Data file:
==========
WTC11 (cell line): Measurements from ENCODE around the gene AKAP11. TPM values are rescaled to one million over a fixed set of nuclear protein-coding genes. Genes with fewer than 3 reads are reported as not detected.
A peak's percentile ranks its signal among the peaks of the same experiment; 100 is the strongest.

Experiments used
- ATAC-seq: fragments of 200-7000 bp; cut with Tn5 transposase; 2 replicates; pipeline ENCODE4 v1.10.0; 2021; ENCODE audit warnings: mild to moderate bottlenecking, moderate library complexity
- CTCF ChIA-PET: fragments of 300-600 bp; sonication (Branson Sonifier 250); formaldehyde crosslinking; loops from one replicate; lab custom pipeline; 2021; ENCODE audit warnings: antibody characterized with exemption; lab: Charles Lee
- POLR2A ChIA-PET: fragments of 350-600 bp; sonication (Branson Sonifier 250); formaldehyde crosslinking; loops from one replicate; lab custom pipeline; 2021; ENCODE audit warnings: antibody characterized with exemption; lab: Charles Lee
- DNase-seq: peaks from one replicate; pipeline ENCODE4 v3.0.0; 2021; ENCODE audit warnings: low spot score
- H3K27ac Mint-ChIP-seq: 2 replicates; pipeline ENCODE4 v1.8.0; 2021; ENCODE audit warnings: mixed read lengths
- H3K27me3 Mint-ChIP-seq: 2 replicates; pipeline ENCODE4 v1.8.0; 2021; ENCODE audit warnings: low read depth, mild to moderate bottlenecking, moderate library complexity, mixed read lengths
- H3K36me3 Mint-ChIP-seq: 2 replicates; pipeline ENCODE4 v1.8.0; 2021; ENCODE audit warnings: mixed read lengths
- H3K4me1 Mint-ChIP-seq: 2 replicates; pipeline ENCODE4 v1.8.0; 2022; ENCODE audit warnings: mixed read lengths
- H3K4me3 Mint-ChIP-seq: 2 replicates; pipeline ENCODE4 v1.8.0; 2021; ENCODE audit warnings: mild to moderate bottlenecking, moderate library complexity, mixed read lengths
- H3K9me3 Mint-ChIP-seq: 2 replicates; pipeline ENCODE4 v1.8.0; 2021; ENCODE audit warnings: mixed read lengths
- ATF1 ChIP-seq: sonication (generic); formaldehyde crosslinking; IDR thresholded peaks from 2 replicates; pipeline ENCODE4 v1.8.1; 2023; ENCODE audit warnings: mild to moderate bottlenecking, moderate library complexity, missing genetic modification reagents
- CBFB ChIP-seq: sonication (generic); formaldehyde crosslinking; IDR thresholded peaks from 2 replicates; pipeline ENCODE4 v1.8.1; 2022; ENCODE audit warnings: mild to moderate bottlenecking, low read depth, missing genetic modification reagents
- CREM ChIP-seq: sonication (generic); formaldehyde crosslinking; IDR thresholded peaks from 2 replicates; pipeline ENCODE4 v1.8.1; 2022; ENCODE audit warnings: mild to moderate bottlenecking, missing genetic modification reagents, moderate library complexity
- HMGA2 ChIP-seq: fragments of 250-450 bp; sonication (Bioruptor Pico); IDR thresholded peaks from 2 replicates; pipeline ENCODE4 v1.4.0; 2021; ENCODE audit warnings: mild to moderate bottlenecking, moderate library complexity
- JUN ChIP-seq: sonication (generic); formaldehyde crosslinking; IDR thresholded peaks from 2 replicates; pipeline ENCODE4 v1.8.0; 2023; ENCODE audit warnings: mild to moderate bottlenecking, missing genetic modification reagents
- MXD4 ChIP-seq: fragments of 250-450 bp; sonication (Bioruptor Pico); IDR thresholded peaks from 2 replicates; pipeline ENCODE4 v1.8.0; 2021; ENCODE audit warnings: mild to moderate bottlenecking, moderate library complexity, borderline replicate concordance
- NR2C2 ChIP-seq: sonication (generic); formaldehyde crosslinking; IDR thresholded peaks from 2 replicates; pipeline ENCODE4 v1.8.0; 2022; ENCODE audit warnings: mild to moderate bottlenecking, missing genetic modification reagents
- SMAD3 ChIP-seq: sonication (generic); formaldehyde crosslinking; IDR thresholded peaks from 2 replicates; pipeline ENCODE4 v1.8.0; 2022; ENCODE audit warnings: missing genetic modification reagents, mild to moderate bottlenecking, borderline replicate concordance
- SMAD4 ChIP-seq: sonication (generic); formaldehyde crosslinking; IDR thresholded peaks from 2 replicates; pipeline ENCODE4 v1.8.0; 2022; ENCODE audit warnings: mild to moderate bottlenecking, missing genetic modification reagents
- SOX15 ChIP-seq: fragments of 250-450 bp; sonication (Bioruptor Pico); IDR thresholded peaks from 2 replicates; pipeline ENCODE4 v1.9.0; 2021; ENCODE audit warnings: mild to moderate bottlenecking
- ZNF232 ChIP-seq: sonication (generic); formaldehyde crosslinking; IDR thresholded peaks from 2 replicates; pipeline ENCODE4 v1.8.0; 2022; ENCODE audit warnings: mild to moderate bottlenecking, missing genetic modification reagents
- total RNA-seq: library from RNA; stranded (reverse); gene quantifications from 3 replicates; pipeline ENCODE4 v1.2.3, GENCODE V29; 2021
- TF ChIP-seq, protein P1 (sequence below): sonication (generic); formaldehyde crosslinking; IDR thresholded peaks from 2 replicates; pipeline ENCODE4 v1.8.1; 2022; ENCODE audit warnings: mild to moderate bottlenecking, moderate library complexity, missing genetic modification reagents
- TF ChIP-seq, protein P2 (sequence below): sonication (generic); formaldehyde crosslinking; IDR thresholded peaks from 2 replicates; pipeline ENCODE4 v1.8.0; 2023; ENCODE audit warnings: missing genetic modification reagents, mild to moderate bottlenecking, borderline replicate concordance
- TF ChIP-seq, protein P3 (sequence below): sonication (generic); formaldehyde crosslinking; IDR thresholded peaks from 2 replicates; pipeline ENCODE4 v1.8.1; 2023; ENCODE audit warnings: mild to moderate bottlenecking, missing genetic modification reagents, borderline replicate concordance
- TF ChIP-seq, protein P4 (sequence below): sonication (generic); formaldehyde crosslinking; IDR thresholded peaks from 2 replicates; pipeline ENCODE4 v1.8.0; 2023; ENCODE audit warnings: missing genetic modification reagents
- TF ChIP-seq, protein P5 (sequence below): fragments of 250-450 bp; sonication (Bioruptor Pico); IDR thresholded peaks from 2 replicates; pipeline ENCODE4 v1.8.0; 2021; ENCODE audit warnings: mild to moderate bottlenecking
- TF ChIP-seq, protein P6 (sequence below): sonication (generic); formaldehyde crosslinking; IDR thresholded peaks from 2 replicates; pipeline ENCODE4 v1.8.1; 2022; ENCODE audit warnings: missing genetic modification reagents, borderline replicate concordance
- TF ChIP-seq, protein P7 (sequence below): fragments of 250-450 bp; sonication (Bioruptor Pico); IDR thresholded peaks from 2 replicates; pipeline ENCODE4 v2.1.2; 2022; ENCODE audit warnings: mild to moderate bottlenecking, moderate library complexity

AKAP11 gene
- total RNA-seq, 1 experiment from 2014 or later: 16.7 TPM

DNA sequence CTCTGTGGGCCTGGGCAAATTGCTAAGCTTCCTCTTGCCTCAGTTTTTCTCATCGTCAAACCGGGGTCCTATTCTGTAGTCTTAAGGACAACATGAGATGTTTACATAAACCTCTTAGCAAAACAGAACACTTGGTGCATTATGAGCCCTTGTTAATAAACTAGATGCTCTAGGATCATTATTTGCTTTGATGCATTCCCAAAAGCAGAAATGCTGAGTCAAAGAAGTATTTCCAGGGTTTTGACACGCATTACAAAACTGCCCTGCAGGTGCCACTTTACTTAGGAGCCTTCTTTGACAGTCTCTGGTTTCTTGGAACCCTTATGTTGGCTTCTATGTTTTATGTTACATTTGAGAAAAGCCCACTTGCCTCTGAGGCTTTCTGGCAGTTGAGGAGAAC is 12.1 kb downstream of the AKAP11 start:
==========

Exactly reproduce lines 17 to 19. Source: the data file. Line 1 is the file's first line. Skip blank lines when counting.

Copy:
- HMGA2 ChIP-seq: fragments of 250-450 bp; sonication (Bioruptor Pico); IDR thresholded peaks from 2 replicates; pipeline ENCODE4 v1.4.0; 2021; ENCODE audit warnings: mild to moderate bottlenecking, moderate library complexity
- JUN ChIP-seq: sonication (generic); formaldehyde crosslinking; IDR thresholded peaks from 2 replicates; pipeline ENCODE4 v1.8.0; 2023; ENCODE audit warnings: mild to moderate bottlenecking, missing genetic modification reagents
- MXD4 ChIP-seq: fragments of 250-450 bp; sonication (Bioruptor Pico); IDR thresholded peaks from 2 replicates; pipeline ENCODE4 v1.8.0; 2021; ENCODE audit warnings: mild to moderate bottlenecking, moderate library complexity, borderline replicate concordance